Wanting It Too Much: Jim Furyk can’t close at the Ryder Cup

Scott Pianowski
Devil Ball Golf

Jim Furyk is a popular and respected member of the PGA Tour. He's been a pro for two decades and he's bagged 26 wins; he even took down a major, the U.S. Open, in 2003.

But right now, he's just another guy who choked under the brightest of international lights — the cruel magnifying glass of the Ryder Cup. Right now he's just another guy who couldn't make a short putt when it really mattered.

Furyk was one of Davis Love's four Captain's Picks back in early September, and he probably was the most controversial of the group. Furyk didn't record a win on tour in 2012, and two of his near-misses were punctuated with memorable giveaways (the snap hook at the U.S. Open on Sunday, hole No. 16; and the shocking double-bogey at the final hole at Bridgestone Invitational).

The other selections on Love's clipboard all bagged a victory in 2012,  in addition to holding a specific characteristic that made them fit the roster. Dustin Johnson is freaky-long; Brandt Snedeker is a dynamite putter; and Steve Stricker, in addition to other qualifications, is generally seen as the best pairing for Tiger Woods.

[Related: U.S. Ryder Cup choke job one for the ages | Photos]

The critics pointed to Furyk's 8-15-4 record in Ryder Cup play and shook their heads. The sympathizers focused on Jimmy's 10-6-2 record at the Presidents Cup and his solid reputation as a teammate and well-liked competitor. The doubters wondered if Furyk would be consistent with his driver and putter under the heaviest of pressure, noting the recent meltdowns. The pro-Furyk side felt this was a pick for experience, a nod for boring-but-reliable steadiness.

Alas, that steadiness never showed up at Medinah. Selected to be a rock, Furyk faded in the pressure moments all weekend.

Furyk and Snedeker looked shaky in Friday's opening foursome match against Rory McIlroy and Graeme McDowell, though the U.S. team found a way to square the proceedings entering the final hole. Snedeker ultimately misfired on that critical tee shot, and the match went to Europe when McDowell converted a par putt and Furyk couldn't answer. Love, predictably, sat Furyk and Snedeker in the afternoon.

Furyk and Snedeker exacted revenge on Saturday morning, taking down the same European team of McIlroy and McDowell, and then they rested for the balance of the day. With the U.S. ahead 10-6 entering Sunday, the singles matches looked like a long coronation walk for the Americans.

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No matter what happens for the rest of his career, Furyk will never forget the sting of his Sunday loss to Sergio Garcia. Furyk was even or ahead in the match for 15 of the first 16 holes, and he was 1-up with just two holes left to play. If Furyk could manage a half point at that juncture late in the afternoon, the U.S. was in good shape. A full point would thrust the Americans back in the driver's seat.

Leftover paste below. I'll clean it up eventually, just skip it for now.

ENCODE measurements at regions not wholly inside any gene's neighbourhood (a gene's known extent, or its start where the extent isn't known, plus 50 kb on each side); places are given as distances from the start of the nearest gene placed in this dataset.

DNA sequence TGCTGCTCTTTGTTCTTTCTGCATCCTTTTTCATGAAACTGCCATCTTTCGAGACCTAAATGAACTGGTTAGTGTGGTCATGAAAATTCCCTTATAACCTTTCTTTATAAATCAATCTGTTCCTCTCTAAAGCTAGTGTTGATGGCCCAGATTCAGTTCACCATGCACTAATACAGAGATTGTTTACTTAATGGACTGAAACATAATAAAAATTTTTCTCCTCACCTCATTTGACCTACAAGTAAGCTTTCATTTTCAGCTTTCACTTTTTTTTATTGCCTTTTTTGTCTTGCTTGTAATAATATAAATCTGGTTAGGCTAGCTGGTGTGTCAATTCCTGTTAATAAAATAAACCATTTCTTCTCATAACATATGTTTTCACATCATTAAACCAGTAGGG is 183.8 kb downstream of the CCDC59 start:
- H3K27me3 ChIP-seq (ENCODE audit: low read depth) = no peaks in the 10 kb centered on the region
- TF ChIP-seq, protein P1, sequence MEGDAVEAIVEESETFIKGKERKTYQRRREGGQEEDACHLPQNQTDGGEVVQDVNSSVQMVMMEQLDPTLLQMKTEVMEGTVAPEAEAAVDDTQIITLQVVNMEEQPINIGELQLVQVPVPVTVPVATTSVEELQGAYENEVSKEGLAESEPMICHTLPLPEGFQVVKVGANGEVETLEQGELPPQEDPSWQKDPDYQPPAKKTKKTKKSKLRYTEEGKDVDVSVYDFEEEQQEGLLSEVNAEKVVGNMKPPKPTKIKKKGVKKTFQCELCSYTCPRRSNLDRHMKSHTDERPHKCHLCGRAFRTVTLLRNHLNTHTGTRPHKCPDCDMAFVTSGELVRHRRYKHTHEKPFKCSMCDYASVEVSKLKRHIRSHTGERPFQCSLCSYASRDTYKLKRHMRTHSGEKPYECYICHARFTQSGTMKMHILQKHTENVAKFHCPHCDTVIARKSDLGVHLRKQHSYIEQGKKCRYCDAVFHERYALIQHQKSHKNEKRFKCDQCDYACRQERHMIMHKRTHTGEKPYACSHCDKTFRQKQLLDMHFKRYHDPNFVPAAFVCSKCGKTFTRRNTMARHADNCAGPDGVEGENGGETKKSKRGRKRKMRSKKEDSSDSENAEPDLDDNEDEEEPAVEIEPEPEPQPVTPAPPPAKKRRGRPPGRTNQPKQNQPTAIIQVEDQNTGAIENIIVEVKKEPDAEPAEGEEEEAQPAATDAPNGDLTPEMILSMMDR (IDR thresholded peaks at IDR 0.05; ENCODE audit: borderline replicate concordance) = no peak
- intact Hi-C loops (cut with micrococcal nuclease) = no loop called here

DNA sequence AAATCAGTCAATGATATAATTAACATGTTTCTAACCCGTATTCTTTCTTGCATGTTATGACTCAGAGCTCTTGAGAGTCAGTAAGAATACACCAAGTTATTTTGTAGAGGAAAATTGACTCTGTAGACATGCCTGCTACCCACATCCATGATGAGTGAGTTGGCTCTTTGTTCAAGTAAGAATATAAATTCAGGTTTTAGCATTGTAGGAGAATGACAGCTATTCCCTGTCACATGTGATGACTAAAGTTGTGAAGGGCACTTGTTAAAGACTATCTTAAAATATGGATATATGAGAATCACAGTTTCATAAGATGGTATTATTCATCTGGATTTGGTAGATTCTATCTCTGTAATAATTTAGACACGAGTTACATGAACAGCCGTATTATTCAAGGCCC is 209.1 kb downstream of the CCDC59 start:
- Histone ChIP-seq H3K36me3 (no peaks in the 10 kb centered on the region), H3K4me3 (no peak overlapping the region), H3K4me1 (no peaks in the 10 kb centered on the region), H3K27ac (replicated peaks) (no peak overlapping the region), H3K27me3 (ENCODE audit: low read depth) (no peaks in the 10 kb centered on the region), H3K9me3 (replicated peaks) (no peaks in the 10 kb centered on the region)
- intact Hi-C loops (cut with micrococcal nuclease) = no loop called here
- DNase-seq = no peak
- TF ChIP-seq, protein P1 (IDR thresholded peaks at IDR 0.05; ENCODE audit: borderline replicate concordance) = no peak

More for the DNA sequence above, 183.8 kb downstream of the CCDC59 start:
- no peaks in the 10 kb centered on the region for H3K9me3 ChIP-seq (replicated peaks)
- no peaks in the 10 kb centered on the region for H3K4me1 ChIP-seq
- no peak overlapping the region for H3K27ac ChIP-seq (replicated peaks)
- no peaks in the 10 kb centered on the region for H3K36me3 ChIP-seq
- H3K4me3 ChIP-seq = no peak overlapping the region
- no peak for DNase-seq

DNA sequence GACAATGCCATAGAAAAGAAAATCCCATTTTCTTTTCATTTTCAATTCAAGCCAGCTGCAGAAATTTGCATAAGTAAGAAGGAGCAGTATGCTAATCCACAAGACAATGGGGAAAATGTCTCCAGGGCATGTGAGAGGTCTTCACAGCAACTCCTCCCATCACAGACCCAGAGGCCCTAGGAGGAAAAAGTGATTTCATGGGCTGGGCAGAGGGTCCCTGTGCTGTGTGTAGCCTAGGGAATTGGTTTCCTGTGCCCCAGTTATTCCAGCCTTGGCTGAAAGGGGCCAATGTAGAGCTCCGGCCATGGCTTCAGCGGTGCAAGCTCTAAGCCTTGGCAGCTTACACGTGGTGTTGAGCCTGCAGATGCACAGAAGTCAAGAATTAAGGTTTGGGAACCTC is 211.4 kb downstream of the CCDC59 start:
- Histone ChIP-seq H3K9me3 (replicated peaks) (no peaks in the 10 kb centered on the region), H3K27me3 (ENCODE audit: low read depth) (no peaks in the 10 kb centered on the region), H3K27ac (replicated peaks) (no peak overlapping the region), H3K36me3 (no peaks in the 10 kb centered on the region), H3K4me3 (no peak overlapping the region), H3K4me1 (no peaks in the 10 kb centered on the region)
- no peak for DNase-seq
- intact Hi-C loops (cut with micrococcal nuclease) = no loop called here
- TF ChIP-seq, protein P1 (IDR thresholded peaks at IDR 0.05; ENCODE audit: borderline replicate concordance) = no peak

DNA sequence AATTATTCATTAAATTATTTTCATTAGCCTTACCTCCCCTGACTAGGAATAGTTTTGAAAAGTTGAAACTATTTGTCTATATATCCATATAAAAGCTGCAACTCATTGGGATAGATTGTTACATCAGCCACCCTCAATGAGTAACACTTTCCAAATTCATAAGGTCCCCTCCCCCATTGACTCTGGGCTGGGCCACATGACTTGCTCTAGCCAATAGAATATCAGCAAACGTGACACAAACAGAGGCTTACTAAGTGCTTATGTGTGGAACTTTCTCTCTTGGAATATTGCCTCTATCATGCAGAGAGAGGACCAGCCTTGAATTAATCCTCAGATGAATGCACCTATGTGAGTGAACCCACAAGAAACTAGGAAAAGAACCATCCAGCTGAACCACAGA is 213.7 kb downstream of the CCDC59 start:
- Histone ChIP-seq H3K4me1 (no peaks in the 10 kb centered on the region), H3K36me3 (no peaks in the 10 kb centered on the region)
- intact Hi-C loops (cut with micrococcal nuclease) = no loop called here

Garcia promptly squared things on the par-3 17th hole, recording a par while Furyk made a shaky bogey from the bunker. And Furyk quickly handed Garcia the advantage on No. 18, driving into a fairway bunker. Furyk wound up blasting his approach to the back of the green, while Garcia played his way into an ordinary par.

Furyk's first putt was a reasonable downhill lag but leaked past the hole, leaving six feet. You could argue Furyk now faced the most important six-footer of his life, and the tension was palpable. Furyk studied the putt from all angles, addressed the ball, then backed off. He went through his routine a second time, then backed off again. The entire golf world was watching and Furyk seemed to be aware of every last viewer. You'll never see an established star more uncomfortable over a putt.

Is there such a thing as studying a putt too long? Can a grinder be his own worst enemy? Is it possible to want to succeed too much?

[Also: American Ryder Cup fate decided at 17th]

Even before the putt was struck, it felt like a fait accompli. Furyk's final stroke was an awkward jab and the putt missed to the right, never scaring the hole. Europe had its full point, was finally in control.

Would Hunter Mahan have handled that moment better than Furyk, contrary to his Ryder Cup history? We'll never know. Was Nick Watney ready to be on the U.S. team, or Bo Van Pelt, or Bill Haas? We can only speculate.

Anyone who's ever played golf competitively knows the empty feeling — missing a short putt, letting your team down, giving away a match you thought you had. Unfortunately for Jim Furyk, he had his moment when the stakes were the highest. And when the Ryder Cup historians make an entry next to your name, they record in ink. Some legacies are never fully erased.

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